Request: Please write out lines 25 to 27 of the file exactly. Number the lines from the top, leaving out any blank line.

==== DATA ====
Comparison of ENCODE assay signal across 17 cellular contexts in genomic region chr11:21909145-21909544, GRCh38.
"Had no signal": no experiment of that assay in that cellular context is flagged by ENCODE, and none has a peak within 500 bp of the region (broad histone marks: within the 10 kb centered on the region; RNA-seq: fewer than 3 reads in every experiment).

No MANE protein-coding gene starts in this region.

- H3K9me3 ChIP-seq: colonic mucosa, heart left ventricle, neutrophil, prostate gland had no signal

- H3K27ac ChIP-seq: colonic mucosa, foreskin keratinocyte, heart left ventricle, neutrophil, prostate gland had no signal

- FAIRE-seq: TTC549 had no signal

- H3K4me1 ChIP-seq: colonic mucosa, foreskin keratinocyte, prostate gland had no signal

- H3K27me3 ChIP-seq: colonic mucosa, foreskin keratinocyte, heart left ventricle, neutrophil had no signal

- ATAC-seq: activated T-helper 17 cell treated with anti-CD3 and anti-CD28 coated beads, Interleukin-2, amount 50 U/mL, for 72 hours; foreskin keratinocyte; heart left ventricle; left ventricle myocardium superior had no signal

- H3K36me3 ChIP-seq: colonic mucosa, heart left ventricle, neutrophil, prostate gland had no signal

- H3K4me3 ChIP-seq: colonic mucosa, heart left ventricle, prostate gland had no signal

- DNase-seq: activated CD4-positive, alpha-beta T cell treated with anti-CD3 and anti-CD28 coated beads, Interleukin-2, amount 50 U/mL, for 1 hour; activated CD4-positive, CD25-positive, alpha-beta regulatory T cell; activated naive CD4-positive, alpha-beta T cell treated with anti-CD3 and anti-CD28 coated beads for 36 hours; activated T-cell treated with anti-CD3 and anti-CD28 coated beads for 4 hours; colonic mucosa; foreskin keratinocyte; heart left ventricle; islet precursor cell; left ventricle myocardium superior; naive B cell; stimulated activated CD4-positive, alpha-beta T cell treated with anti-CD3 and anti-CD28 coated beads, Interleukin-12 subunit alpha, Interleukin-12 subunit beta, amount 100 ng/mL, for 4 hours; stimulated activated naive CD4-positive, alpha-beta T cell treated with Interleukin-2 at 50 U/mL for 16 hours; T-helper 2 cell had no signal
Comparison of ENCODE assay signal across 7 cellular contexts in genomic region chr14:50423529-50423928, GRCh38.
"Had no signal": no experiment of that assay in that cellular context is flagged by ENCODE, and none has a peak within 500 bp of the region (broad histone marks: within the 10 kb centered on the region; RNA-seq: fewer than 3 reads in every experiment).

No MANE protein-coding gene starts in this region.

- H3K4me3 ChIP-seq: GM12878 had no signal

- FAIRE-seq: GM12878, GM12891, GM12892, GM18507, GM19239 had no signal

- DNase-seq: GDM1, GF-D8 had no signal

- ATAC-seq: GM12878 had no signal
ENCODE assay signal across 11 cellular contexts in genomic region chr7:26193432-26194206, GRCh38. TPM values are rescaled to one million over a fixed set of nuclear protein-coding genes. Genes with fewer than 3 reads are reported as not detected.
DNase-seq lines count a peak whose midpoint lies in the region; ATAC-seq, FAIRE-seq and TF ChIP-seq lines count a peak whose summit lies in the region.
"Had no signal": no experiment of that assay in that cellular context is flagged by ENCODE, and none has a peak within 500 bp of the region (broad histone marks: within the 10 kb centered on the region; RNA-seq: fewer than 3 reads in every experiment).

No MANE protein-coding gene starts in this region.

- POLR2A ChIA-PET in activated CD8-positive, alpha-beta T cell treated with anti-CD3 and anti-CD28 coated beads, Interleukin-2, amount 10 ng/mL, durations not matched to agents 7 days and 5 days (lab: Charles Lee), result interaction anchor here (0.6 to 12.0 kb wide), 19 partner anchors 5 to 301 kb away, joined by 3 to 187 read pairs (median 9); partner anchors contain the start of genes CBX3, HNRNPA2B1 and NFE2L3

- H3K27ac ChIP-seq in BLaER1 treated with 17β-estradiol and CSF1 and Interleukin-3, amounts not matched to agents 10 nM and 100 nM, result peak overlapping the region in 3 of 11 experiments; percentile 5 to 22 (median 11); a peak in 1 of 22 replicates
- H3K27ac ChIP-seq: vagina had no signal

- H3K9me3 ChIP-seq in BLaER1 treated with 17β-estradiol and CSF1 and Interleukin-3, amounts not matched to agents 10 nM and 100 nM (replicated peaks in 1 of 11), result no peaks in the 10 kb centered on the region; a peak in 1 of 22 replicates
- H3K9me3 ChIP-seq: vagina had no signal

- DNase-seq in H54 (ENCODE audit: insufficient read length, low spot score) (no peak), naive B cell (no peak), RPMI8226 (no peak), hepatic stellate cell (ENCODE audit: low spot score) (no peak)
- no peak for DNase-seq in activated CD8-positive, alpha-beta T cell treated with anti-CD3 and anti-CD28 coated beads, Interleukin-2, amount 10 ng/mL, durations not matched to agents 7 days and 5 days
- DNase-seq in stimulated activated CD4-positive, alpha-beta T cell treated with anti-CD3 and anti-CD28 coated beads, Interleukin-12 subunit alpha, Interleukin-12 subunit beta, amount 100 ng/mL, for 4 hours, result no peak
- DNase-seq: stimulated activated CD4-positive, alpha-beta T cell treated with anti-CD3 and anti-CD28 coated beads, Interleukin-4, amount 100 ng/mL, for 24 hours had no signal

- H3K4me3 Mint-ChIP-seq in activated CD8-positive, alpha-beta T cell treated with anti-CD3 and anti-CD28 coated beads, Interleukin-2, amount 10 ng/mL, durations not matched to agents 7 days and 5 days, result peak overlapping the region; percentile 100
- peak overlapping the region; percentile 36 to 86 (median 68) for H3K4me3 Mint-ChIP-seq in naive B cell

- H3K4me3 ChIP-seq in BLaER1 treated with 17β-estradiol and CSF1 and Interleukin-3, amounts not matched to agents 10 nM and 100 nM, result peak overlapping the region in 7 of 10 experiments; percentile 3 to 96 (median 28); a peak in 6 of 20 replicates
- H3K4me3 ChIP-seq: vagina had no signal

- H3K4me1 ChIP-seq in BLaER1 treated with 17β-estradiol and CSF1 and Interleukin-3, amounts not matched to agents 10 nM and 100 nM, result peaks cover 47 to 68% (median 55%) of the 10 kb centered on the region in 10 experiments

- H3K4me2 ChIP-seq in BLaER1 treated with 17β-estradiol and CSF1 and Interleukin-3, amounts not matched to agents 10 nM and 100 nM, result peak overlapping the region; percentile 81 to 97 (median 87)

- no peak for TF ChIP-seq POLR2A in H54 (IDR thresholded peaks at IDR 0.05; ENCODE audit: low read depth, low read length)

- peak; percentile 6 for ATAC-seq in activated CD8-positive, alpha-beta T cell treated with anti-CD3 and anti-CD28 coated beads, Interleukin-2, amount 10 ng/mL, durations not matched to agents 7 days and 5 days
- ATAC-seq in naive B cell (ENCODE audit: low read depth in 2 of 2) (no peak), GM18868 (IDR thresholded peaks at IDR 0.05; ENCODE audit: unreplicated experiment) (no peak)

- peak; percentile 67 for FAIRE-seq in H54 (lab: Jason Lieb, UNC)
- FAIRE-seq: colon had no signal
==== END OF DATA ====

- H3K27ac ChIP-seq in BLaER1 treated with 17β-estradiol and CSF1 and Interleukin-3, amounts not matched to agents 10 nM and 100 nM, result peak overlapping the region in 3 of 11 experiments; percentile 5 to 22 (median 11); a peak in 1 of 22 replicates
- H3K27ac ChIP-seq: vagina had no signal

- H3K9me3 ChIP-seq in BLaER1 treated with 17β-estradiol and CSF1 and Interleukin-3, amounts not matched to agents 10 nM and 100 nM (replicated peaks in 1 of 11), result no peaks in the 10 kb centered on the region; a peak in 1 of 22 replicates